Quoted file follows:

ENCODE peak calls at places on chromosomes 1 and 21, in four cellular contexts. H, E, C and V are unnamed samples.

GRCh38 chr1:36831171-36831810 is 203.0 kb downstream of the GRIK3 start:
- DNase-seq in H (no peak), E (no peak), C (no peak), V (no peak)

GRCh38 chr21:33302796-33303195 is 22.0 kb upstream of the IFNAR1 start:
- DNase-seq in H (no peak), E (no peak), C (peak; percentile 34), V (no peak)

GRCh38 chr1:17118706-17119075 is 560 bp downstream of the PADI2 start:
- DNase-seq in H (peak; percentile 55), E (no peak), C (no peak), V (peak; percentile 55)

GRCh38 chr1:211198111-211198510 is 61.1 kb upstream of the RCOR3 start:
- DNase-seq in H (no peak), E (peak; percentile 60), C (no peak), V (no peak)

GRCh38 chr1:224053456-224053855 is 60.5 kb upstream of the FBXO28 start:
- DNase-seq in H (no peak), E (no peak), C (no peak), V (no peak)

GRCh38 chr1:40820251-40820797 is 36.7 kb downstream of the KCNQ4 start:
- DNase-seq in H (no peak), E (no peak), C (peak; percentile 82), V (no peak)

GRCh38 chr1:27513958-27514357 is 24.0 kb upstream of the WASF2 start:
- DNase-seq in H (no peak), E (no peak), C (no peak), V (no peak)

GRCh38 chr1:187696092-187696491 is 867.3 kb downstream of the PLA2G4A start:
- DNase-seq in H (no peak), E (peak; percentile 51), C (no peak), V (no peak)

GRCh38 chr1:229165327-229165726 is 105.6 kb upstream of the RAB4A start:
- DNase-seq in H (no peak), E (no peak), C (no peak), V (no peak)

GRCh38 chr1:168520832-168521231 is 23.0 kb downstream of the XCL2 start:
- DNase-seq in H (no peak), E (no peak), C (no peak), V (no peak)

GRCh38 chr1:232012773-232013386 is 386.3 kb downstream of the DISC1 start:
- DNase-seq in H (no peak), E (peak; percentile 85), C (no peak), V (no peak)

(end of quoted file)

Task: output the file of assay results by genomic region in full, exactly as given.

ENCODE peak calls at places on chromosomes 1 and 21, in four cellular contexts. H, E, C and V are unnamed samples.

GRCh38 chr1:36831171-36831810 is 203.0 kb downstream of the GRIK3 start:
- DNase-seq in H (no peak), E (no peak), C (no peak), V (no peak)

GRCh38 chr21:33302796-33303195 is 22.0 kb upstream of the IFNAR1 start:
- DNase-seq in H (no peak), E (no peak), C (peak; percentile 34), V (no peak)

GRCh38 chr1:17118706-17119075 is 560 bp downstream of the PADI2 start:
- DNase-seq in H (peak; percentile 55), E (no peak), C (no peak), V (peak; percentile 55)

GRCh38 chr1:211198111-211198510 is 61.1 kb upstream of the RCOR3 start:
- DNase-seq in H (no peak), E (peak; percentile 60), C (no peak), V (no peak)

GRCh38 chr1:224053456-224053855 is 60.5 kb upstream of the FBXO28 start:
- DNase-seq in H (no peak), E (no peak), C (no peak), V (no peak)

GRCh38 chr1:40820251-40820797 is 36.7 kb downstream of the KCNQ4 start:
- DNase-seq in H (no peak), E (no peak), C (peak; percentile 82), V (no peak)

GRCh38 chr1:27513958-27514357 is 24.0 kb upstream of the WASF2 start:
- DNase-seq in H (no peak), E (no peak), C (no peak), V (no peak)

GRCh38 chr1:187696092-187696491 is 867.3 kb downstream of the PLA2G4A start:
- DNase-seq in H (no peak), E (peak; percentile 51), C (no peak), V (no peak)

GRCh38 chr1:229165327-229165726 is 105.6 kb upstream of the RAB4A start:
- DNase-seq in H (no peak), E (no peak), C (no peak), V (no peak)

GRCh38 chr1:168520832-168521231 is 23.0 kb downstream of the XCL2 start:
- DNase-seq in H (no peak), E (no peak), C (no peak), V (no peak)

GRCh38 chr1:232012773-232013386 is 386.3 kb downstream of the DISC1 start:
- DNase-seq in H (no peak), E (peak; percentile 85), C (no peak), V (no peak)